With the fall just around the corner, many hunters have food-plot remorse; that is, they wish they had taken the time in midsummer to plant a food plot for this hunting season. Procrastinators, rejoice: It’s not too late. Fortunately, the fall is a rainy period in many parts of the country and a normal amount of moisture will spring specific plants into action. This post from the Whitetail Institute’s Tracy Breen tells you how:
During the past decade, food plots have become the rage among many hardcore hunters. Ten years ago, many hunters could not tell you the difference between a clover and a carrot. Hunters are now becoming land managers and farmers. They are creating tracts of land with one goal in mind: growing and harvesting trophy-class whitetails. The problem is for every hunter who has figured out how to grow food plots successfully, there are 10 who haven’t learned the ins and outs of putting in a food plot.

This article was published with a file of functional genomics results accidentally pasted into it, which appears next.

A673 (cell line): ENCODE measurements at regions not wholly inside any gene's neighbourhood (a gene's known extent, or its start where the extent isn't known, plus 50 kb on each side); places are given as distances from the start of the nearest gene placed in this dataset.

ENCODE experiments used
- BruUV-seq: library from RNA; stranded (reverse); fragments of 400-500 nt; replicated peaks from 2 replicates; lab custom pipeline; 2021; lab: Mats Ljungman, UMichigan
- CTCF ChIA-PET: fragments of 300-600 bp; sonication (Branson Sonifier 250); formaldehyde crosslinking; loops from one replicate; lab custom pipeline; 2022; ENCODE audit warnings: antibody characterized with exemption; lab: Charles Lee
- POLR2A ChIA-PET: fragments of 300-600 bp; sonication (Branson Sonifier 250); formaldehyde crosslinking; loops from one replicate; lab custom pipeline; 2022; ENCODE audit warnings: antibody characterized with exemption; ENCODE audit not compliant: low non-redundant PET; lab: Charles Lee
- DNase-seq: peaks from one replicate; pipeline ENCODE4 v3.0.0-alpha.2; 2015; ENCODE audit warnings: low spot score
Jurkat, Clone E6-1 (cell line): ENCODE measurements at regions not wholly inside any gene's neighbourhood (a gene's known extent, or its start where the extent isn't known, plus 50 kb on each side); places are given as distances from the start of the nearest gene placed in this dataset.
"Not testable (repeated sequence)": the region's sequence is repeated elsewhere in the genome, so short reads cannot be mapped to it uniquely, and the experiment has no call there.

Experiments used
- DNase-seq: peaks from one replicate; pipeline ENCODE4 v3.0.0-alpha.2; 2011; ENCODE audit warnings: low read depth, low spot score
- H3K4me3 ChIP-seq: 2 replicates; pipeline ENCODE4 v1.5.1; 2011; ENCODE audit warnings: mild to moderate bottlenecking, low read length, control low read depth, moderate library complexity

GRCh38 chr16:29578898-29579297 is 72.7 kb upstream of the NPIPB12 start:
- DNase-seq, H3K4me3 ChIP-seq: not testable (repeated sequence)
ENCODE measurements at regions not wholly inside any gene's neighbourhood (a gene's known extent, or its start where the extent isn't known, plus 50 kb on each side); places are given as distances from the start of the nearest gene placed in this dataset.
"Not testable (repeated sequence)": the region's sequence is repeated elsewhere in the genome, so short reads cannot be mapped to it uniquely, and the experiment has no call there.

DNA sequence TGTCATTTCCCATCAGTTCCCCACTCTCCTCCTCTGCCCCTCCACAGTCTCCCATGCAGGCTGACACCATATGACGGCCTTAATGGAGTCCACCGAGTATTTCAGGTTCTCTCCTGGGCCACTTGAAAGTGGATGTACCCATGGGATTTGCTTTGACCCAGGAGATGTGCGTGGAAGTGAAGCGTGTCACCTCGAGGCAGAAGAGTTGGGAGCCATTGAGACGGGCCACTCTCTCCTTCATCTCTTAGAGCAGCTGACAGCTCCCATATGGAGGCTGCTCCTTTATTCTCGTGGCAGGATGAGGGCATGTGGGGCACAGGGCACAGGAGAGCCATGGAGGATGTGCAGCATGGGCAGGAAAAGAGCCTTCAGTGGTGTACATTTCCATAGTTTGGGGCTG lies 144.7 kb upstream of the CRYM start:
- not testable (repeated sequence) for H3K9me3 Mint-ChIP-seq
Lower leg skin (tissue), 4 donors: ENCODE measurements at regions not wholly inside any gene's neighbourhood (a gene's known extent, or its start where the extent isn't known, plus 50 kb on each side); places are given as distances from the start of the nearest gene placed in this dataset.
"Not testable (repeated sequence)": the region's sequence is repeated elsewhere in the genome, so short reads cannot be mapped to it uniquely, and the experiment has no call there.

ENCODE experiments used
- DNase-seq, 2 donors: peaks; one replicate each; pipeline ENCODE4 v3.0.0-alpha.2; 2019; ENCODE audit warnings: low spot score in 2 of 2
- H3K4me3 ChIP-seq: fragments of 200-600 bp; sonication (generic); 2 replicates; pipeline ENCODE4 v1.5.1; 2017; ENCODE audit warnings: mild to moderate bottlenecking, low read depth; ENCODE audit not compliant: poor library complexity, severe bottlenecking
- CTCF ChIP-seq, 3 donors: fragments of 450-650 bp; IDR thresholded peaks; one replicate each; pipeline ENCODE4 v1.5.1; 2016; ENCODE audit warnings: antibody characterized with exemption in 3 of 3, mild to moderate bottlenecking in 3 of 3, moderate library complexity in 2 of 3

Many hunters go into the process not having a clue about what they are doing, resulting in a food plot that resembles more of a dirt mound than a food plot. Some hunters know how to properly plant a plot, but when July arrives, the plot they slaved over and cared for like an infant doesn’t see a drop of water; or worse, it has rained too much, and the plot looks like a small duck pond.
There is another category, which I fall into. This group has the best intentions of planting a plot, but somewhere between buying the seed and clearing the land, hunters drop the ball and look at the calendar and realize it’s too late to plant. When these situations occur…